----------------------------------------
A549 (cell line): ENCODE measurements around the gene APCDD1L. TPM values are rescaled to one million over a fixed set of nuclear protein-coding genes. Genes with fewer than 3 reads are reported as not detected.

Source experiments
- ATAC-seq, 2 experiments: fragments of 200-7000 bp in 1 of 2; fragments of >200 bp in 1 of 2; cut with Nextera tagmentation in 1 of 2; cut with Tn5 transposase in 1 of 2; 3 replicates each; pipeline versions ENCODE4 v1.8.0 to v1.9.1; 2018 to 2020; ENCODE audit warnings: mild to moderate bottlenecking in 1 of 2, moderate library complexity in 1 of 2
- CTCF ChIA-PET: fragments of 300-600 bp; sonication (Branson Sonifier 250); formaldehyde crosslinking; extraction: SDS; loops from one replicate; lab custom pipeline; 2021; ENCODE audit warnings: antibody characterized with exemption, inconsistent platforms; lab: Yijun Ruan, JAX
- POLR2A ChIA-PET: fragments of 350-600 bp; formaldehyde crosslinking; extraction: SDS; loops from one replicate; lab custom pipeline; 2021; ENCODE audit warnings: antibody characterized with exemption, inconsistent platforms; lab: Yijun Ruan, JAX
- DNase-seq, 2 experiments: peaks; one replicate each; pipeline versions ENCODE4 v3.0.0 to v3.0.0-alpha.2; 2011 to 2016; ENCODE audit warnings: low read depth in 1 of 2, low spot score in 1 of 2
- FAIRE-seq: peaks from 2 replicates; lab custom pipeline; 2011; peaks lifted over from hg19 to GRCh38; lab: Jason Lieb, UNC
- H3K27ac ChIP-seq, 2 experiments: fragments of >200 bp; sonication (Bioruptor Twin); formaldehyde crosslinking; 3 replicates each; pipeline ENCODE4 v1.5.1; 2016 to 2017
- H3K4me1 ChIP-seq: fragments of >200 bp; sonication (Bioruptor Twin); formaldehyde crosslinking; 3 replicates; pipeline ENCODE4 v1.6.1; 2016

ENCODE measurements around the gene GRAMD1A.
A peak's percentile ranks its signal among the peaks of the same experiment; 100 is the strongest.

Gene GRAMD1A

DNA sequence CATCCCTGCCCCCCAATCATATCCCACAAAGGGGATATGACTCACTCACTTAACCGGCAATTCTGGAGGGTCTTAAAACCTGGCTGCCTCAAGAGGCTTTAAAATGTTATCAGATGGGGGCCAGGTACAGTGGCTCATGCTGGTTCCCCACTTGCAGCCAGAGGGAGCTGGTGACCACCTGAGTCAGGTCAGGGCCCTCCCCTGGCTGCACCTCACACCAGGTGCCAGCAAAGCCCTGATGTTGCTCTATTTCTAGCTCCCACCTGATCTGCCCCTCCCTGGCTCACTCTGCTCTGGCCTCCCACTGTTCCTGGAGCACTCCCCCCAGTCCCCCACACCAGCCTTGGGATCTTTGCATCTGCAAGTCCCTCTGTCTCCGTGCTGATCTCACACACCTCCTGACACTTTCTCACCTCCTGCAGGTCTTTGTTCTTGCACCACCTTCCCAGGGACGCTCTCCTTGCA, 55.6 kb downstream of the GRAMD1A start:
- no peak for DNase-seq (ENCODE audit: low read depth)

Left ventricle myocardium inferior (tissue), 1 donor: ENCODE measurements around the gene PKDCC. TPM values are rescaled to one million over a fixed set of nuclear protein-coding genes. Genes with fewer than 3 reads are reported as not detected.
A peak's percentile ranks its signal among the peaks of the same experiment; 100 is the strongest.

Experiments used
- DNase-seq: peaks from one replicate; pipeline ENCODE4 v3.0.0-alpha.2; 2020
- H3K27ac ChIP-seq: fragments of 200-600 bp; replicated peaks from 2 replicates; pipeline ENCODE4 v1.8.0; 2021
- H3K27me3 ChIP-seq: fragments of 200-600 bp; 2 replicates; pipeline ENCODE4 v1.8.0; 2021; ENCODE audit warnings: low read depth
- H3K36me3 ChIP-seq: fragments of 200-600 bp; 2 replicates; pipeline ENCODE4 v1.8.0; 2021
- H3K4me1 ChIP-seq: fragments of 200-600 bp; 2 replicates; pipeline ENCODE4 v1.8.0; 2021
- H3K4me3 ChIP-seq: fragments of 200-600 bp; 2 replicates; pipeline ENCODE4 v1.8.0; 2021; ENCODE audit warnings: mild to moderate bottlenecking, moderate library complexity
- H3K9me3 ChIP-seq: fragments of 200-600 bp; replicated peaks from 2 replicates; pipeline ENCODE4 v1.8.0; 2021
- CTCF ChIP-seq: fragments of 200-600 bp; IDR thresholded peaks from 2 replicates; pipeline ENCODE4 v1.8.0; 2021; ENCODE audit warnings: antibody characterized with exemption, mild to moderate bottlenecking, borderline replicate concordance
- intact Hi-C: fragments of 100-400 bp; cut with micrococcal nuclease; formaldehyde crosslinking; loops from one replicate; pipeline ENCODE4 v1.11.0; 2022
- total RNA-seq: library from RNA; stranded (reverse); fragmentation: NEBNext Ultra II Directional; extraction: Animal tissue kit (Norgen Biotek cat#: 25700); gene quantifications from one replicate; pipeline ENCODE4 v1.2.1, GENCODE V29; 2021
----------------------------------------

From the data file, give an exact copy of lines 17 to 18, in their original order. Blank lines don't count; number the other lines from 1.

Experiments used
- DNase-seq: peaks from one replicate; pipeline ENCODE4 v3.0.0-alpha.2; 2020